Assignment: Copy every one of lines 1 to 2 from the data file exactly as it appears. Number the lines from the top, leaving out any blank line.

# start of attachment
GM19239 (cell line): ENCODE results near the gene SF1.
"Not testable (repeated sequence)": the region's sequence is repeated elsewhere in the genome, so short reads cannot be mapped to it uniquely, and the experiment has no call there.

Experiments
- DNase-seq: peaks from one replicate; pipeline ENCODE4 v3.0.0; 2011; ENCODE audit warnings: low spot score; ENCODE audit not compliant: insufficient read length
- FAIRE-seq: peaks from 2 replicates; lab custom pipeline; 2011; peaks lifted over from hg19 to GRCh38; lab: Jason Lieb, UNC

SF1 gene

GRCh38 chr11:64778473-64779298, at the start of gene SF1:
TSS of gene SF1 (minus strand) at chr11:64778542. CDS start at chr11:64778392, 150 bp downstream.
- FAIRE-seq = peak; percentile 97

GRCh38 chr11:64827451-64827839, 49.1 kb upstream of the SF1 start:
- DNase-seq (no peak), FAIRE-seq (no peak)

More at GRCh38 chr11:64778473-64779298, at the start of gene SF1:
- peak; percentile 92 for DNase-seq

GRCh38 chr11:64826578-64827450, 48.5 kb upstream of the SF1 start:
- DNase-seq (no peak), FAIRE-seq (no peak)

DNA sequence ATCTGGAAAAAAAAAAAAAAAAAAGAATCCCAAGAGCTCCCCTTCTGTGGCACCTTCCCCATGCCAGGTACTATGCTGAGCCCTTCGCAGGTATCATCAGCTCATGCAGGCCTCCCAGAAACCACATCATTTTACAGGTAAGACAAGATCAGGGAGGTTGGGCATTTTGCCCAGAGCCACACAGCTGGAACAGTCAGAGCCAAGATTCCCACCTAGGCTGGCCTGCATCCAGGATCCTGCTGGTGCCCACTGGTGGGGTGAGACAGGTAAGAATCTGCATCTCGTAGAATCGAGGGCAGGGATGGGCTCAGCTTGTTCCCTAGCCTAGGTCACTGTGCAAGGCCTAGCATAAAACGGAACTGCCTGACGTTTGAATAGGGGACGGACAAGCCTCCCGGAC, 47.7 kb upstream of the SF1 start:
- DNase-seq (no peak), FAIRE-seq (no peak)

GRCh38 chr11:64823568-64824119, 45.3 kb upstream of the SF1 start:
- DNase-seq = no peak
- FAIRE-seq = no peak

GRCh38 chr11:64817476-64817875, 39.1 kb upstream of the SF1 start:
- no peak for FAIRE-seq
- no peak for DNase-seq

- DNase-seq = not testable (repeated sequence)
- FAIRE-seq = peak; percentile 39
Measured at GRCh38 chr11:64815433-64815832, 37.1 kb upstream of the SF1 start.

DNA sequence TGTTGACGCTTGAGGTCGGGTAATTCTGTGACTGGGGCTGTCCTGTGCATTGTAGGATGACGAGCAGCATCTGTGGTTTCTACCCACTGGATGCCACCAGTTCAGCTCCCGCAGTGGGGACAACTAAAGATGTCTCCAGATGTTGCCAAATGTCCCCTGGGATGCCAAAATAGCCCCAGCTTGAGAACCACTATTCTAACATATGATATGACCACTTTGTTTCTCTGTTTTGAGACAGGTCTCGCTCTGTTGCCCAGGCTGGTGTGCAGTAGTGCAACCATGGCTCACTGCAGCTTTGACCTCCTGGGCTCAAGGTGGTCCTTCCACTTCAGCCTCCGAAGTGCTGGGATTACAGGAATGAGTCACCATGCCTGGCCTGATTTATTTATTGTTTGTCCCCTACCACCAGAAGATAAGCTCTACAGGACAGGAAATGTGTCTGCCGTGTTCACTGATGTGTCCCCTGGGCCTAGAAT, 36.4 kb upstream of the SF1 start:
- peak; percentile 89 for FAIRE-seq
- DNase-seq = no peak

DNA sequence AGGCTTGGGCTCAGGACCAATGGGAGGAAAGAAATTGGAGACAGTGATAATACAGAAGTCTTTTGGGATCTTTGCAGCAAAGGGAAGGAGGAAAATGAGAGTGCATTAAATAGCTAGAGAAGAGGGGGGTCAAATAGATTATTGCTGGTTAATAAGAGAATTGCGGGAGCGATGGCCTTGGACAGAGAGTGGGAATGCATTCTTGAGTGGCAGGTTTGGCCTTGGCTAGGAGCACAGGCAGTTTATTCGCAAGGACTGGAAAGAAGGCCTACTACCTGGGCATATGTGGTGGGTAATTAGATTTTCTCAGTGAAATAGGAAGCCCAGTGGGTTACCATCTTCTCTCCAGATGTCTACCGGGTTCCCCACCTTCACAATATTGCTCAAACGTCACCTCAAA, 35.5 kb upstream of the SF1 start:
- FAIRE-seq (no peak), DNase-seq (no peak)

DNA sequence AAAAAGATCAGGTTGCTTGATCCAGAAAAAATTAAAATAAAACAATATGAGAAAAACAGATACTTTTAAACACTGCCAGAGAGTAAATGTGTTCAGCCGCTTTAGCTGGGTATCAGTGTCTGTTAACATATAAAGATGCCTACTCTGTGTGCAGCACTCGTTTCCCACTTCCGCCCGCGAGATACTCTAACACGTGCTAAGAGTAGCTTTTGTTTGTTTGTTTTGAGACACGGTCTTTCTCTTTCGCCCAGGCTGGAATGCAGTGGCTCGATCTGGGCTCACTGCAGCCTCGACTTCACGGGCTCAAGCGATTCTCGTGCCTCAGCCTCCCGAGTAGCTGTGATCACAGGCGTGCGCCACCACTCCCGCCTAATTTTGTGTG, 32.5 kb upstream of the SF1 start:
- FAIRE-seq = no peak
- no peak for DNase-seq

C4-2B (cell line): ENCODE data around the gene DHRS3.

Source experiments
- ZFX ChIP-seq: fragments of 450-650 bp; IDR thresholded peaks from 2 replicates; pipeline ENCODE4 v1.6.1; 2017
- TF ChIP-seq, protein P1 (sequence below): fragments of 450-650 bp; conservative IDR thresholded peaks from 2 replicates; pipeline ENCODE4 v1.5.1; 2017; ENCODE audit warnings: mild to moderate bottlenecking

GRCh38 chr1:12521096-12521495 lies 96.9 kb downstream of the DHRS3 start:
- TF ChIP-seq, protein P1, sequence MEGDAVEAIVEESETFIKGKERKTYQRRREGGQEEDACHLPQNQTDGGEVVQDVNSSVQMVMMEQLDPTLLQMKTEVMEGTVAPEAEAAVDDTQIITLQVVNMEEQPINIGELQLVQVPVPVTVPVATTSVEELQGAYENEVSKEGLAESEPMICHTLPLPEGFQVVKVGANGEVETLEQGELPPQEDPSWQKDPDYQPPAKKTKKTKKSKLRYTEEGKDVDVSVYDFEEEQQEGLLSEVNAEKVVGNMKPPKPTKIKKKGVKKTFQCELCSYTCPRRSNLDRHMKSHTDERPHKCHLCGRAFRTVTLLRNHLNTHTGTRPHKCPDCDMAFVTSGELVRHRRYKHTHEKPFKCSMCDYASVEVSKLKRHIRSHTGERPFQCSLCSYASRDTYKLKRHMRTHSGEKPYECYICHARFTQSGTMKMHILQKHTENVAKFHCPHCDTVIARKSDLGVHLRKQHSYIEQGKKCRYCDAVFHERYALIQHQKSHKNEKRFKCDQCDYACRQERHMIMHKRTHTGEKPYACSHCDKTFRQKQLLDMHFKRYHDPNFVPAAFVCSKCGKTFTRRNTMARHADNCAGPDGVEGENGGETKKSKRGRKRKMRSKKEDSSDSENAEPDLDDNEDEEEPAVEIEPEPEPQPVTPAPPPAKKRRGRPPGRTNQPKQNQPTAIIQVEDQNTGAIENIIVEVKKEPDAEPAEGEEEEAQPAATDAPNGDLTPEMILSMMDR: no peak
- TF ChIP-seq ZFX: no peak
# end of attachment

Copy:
GM19239 (cell line): ENCODE results near the gene SF1.
"Not testable (repeated sequence)": the region's sequence is repeated elsewhere in the genome, so short reads cannot be mapped to it uniquely, and the experiment has no call there.